must be very honest with the Constitution. It is illegal for the National Treasury to violate the Constitution. The Equalisation Fund is found in the Constitution for certain areas and for specific projects like water and electricity. The National Assembly is just sitting and does not comply with the Constitution. Every year, we allocate money to the Equalisation Fund, but we are not getting it. It is not going to the recipients. I think the Budget and Appropriations Committee, through the Chair of the Committee on Implementation, must act. The resolution of the House based on the Constitution must be implemented. Let us not cheat ourselves. County governments are getting conditional grants of Kshs53 billion from the national Government share of revenue. Allocation from Fuel Levy Fund is Kshs9.4 billion. Today, if you go to our counties, the rural roads are not being done and here we are allocating Kshs9.4 billion to county governments. You cannot move from one village to the other. We are allocating billions to referral hospitals, the Level 5 hospitals. Today, if you go to Kisumu, Garissa, Mombasa, Nyeri and Embu, the situation in those Level 5 hospitals is very deplorable. Kiambu is one of them. The House that has been mandated to oversee the counties, our neighbour, the Senate, is busy discussing petitions and statements and going on trips. We are now lucky there is coronavirus. The Senate and the county assemblies must make sure the money is found. Kenyans will be shocked. Since the advent of devolution under President Uhuru Kenyatta to date, Kshs1.9 trillion has been transferred to county governments. I ask this question: Can you trace that money on the ground? Apart from the salaries that our people are getting, Kshs1.9 trillion has been allocated to county governments to date. We must ask if the value for that Kshs1.9 million is found. We must assess as a country whether devolution is working. There are people who assume and say that salaries are being paid. Those of us who were in this House in the 10th Parliament know that one of the reasons why we supported the 2010 Constitution was because of devolution. We wanted to decentralise resources from here at the centre to the periphery so that our people can get better healthcare, better roads, better livestock production and better agriculture and water. Today, we have created billionaires in the counties. Let us be very honest. Those who want to become governors better prepare themselves. We want to see the Senate... I was asking Hon. Mbadi and others today. The County Public Accounts and Investment Committee of the Senate, since 2013 has not indicted even one governor! They are always holding meetings here. At least, the Public Accounts Committee (PAC) and the Public Investments Committee (PIC) of the National Assembly have indicted public servants in their reports. So, Hon. Moses Kajwang’, Senator for Homabay, unfortunately, does not come from my county. My Senator is doing a better job nationally being the Chair of BBI. Hon. John Mbadi, you better tell your Sen. Moses Kajwang’ that we want to see the Public Accounts Committee (PAC) and the Public Investments Committee (PIC) of the Senate indicting one, two or three people. How can all the 47 governors be good in the face of the audited reports before the Senate? Hon. Speaker, a special occasion demands a special consideration. As Members are aware, there have been issues with respect to the Nairobi County Government, where some of its functions have been taken over by the national Government, in accordance with Article 187 (2) of the Constitution. So, when the County Allocation of Revenue Bill comes to this House, we want those resources ring-fenced and given to either the Committee that will be established or to the national Government.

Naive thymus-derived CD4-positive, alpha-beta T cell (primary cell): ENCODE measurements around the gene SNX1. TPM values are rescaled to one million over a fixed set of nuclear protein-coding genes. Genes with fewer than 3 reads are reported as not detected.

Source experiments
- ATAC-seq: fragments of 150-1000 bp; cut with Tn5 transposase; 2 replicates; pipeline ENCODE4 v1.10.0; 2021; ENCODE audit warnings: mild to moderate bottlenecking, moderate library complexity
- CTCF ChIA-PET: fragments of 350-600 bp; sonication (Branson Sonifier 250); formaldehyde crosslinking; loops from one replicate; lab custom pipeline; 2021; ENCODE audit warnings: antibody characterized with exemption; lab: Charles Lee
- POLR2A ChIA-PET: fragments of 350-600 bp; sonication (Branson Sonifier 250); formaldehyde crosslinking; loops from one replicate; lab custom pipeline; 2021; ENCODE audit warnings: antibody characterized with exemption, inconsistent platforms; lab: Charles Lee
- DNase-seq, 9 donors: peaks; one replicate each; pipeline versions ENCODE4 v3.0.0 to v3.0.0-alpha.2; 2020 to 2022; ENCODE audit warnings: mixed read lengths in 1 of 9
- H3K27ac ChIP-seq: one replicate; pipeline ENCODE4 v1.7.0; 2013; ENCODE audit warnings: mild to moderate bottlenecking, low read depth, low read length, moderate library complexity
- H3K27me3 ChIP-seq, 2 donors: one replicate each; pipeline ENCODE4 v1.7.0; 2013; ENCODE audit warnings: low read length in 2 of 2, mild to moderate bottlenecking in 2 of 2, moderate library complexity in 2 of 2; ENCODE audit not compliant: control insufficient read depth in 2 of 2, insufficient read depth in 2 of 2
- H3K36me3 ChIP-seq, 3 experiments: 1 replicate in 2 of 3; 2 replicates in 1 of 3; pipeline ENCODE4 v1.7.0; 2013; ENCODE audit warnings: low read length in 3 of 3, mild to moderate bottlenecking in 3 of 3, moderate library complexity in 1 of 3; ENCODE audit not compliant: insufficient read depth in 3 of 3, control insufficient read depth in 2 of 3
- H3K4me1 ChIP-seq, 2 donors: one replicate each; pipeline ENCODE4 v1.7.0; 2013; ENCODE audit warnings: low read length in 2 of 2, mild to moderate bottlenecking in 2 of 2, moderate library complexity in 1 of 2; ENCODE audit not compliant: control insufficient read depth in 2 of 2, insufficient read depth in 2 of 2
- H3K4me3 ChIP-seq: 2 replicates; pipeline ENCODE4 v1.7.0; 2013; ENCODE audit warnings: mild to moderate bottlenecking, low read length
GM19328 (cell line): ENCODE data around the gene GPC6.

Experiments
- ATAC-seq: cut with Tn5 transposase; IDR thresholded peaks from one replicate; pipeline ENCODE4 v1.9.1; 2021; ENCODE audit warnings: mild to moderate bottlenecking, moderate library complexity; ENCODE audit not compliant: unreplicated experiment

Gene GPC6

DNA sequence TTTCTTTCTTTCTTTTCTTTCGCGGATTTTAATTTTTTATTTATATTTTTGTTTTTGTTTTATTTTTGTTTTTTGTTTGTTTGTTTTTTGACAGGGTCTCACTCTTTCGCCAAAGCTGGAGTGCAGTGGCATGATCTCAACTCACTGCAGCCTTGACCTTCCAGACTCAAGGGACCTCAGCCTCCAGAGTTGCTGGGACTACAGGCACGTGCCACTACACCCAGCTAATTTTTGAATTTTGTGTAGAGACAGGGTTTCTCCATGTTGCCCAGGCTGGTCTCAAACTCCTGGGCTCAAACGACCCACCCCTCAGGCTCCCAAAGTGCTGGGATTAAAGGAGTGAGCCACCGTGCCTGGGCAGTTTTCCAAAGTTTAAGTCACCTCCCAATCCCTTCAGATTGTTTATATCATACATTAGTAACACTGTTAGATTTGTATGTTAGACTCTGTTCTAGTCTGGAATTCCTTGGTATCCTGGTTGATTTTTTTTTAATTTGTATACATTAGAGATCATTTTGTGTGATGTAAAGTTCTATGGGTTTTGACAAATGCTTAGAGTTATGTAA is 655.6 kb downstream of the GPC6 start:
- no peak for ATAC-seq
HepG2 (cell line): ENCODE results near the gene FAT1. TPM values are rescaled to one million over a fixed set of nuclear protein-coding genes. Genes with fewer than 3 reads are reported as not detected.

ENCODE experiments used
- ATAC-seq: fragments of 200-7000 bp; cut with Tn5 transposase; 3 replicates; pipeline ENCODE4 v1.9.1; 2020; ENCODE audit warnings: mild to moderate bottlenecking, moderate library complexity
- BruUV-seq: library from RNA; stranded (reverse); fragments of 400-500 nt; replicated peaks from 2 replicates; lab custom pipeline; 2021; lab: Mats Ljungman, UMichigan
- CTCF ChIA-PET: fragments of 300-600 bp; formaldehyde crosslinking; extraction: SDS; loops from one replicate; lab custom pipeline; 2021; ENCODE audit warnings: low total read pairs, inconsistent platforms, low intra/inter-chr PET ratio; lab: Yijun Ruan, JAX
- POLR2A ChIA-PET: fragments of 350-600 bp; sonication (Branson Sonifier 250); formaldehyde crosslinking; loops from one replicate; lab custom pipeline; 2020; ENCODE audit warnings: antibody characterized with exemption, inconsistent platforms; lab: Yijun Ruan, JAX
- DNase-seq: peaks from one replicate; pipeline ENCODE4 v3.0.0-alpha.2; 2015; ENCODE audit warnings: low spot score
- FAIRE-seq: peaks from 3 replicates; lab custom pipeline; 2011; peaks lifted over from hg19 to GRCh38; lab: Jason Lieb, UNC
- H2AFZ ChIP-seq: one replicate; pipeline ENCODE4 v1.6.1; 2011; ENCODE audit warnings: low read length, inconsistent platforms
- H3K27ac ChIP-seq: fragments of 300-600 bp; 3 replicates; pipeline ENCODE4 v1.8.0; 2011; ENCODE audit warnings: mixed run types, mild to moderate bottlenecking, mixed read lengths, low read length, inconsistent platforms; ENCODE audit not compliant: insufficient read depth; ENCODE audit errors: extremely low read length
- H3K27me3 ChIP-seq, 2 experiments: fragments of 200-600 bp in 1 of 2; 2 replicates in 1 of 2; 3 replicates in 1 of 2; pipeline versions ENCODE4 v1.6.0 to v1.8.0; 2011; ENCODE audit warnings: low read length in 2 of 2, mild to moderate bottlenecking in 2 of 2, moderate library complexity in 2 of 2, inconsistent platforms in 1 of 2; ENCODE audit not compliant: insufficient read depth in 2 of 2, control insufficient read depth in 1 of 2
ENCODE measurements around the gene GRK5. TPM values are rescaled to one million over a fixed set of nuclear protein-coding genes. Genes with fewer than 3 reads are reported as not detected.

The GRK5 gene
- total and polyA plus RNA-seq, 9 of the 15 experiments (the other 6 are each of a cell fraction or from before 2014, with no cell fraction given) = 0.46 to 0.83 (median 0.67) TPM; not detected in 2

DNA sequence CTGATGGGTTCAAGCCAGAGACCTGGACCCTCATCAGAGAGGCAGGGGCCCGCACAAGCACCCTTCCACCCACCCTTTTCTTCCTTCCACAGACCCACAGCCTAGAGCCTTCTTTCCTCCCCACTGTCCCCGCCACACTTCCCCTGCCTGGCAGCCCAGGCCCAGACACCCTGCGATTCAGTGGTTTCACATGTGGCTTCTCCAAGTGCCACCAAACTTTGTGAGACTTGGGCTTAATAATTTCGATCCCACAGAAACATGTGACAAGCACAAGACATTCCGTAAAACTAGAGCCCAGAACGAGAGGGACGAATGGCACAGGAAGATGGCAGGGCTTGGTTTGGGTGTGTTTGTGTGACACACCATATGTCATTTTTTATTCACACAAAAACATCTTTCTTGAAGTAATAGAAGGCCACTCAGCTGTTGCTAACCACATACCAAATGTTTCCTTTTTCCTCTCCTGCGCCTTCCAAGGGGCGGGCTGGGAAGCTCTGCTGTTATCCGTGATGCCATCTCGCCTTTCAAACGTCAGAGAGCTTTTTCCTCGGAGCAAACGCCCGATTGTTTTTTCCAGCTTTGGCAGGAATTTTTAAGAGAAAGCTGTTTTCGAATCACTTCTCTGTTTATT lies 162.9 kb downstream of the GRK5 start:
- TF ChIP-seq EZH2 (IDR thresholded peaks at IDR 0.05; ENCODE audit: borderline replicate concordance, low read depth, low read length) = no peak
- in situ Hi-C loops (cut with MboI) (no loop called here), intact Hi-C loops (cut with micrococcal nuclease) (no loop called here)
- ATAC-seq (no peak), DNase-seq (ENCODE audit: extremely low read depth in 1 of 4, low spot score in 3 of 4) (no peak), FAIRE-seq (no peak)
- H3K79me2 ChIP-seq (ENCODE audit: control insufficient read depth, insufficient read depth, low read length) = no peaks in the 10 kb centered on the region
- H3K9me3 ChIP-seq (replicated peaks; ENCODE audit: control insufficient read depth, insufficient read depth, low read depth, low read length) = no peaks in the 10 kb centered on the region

Hon. Speaker, can you talk to these ladies? This is not a market place.
I think following the cancellation or suspension of the Commission on the Status of Women (CSW) conference in New York, they have decided to hold it here in the Chamber. Please, Hon. Members who represent counties, this is not where to do the conference in New York.
Hon. Speaker, if they do not want to listen to the debate on the Division of Revenue Bill because, maybe, the Bill is too technical, they can go and have tea.
Yeah! Let them walk out the way they are doing to go and have tea and…
Yeah, it is too technical for them to understand. Some of us have had the benefit of reading through it.